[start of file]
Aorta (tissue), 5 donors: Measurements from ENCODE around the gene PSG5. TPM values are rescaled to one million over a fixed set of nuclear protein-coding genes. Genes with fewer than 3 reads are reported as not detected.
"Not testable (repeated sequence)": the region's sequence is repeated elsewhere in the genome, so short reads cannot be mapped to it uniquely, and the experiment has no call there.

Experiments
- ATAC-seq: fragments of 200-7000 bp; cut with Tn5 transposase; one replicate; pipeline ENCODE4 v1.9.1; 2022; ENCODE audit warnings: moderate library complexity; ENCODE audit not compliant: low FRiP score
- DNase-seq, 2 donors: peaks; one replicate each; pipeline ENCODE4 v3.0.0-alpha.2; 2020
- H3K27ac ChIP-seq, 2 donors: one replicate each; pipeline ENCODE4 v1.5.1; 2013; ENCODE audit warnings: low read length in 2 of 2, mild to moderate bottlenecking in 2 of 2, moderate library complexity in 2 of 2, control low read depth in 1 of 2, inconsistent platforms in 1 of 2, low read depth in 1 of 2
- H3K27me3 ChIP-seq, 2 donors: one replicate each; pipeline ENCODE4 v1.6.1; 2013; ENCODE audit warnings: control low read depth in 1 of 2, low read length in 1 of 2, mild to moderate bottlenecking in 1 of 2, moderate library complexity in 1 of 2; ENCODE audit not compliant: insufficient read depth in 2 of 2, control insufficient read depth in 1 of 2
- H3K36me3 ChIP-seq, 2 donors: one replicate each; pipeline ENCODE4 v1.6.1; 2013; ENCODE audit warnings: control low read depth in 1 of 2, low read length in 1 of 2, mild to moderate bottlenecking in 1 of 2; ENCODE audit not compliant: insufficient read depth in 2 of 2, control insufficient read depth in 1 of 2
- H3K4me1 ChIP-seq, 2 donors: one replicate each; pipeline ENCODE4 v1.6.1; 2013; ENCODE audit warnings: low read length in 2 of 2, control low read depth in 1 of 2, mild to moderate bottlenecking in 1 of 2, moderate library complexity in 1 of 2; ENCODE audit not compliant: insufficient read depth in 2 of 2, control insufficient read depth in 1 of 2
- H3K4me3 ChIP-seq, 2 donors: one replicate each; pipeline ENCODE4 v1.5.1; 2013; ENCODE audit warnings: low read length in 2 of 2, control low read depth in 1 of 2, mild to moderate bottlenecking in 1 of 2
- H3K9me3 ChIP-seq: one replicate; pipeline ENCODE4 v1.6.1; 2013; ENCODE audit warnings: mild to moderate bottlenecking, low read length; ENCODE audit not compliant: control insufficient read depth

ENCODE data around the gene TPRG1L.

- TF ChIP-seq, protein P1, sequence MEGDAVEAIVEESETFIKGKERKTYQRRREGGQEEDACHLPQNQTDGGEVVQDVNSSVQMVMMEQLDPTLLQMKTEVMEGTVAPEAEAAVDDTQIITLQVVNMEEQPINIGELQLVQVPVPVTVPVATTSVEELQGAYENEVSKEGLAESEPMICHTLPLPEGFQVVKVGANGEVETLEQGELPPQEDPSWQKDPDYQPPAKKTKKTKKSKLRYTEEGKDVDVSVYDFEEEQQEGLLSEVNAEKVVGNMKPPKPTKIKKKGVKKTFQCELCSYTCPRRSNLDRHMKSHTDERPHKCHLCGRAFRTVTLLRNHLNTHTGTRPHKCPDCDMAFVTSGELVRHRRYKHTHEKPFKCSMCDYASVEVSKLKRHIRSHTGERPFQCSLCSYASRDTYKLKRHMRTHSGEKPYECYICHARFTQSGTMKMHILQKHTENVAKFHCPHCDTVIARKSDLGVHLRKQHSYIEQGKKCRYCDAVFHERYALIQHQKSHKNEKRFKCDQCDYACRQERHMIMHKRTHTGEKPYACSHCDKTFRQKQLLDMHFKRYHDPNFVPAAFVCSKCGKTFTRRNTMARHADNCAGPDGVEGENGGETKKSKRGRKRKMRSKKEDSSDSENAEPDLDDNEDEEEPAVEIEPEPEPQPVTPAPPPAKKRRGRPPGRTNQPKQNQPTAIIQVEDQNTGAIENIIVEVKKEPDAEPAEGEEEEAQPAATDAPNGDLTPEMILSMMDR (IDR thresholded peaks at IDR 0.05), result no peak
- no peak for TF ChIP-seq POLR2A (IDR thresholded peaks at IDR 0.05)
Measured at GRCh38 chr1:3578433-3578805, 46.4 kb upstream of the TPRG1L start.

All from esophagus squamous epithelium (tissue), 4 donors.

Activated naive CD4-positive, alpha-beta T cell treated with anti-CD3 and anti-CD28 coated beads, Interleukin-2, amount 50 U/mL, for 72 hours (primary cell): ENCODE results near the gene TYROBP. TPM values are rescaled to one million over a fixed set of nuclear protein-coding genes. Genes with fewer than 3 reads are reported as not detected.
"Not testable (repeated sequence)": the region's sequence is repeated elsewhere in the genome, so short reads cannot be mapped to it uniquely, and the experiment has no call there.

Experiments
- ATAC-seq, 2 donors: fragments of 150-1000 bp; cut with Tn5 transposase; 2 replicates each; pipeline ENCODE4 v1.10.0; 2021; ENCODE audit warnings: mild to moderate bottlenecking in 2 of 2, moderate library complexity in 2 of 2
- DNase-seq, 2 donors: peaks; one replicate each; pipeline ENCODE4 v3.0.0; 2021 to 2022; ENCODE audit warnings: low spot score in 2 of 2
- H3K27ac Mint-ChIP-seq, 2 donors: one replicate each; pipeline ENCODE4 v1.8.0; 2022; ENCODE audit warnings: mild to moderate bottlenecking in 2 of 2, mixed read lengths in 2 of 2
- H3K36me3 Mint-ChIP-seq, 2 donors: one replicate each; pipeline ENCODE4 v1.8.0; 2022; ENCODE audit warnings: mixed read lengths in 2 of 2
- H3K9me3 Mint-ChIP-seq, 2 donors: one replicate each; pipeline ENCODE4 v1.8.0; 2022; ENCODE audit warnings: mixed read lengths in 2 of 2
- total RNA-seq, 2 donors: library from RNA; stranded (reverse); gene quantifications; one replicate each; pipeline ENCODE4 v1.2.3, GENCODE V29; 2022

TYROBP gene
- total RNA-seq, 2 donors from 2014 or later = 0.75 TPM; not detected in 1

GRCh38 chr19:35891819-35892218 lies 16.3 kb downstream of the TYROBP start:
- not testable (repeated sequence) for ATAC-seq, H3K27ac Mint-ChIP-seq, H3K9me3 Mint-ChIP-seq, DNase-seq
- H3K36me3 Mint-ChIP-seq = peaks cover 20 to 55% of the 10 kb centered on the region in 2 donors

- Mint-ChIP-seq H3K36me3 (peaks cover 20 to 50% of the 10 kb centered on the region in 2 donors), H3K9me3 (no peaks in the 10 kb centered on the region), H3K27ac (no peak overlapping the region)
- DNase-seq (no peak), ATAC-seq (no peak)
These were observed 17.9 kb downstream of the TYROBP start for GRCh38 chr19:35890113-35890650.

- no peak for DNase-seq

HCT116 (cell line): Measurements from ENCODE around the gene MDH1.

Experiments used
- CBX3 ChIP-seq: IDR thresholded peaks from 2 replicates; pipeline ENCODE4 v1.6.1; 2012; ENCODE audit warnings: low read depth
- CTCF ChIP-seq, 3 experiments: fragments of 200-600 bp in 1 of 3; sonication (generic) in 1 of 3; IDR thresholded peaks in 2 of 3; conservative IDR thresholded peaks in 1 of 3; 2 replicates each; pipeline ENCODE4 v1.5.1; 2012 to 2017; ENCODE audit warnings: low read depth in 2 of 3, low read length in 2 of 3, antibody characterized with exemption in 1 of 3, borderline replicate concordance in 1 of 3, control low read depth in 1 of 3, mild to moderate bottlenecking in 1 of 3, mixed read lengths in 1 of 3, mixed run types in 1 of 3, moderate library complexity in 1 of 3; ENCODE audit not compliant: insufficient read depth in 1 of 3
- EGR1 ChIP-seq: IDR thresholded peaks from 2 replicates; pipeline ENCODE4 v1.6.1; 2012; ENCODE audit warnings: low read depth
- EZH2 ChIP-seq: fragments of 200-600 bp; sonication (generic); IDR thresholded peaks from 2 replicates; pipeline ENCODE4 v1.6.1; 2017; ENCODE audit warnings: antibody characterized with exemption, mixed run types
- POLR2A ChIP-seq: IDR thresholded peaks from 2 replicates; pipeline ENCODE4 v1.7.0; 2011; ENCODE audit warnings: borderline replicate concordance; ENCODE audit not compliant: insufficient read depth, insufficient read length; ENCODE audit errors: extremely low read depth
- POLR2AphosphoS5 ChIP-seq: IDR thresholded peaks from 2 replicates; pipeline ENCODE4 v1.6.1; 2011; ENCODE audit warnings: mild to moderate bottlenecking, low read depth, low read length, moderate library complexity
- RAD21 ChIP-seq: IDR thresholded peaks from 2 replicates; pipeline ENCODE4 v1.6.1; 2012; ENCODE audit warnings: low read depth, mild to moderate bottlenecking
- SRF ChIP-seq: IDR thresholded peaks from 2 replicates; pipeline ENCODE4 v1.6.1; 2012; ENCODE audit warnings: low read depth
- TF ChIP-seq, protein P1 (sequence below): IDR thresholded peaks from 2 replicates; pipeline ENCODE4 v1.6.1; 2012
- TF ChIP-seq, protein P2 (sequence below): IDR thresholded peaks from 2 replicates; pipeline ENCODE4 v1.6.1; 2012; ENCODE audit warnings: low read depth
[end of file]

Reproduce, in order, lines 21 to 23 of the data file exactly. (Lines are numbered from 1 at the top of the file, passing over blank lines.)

- DNase-seq, 2 donors: peaks; one replicate each; pipeline ENCODE4 v3.0.0; 2021 to 2022; ENCODE audit warnings: low spot score in 2 of 2
- H3K27ac Mint-ChIP-seq, 2 donors: one replicate each; pipeline ENCODE4 v1.8.0; 2022; ENCODE audit warnings: mild to moderate bottlenecking in 2 of 2, mixed read lengths in 2 of 2
- H3K36me3 Mint-ChIP-seq, 2 donors: one replicate each; pipeline ENCODE4 v1.8.0; 2022; ENCODE audit warnings: mixed read lengths in 2 of 2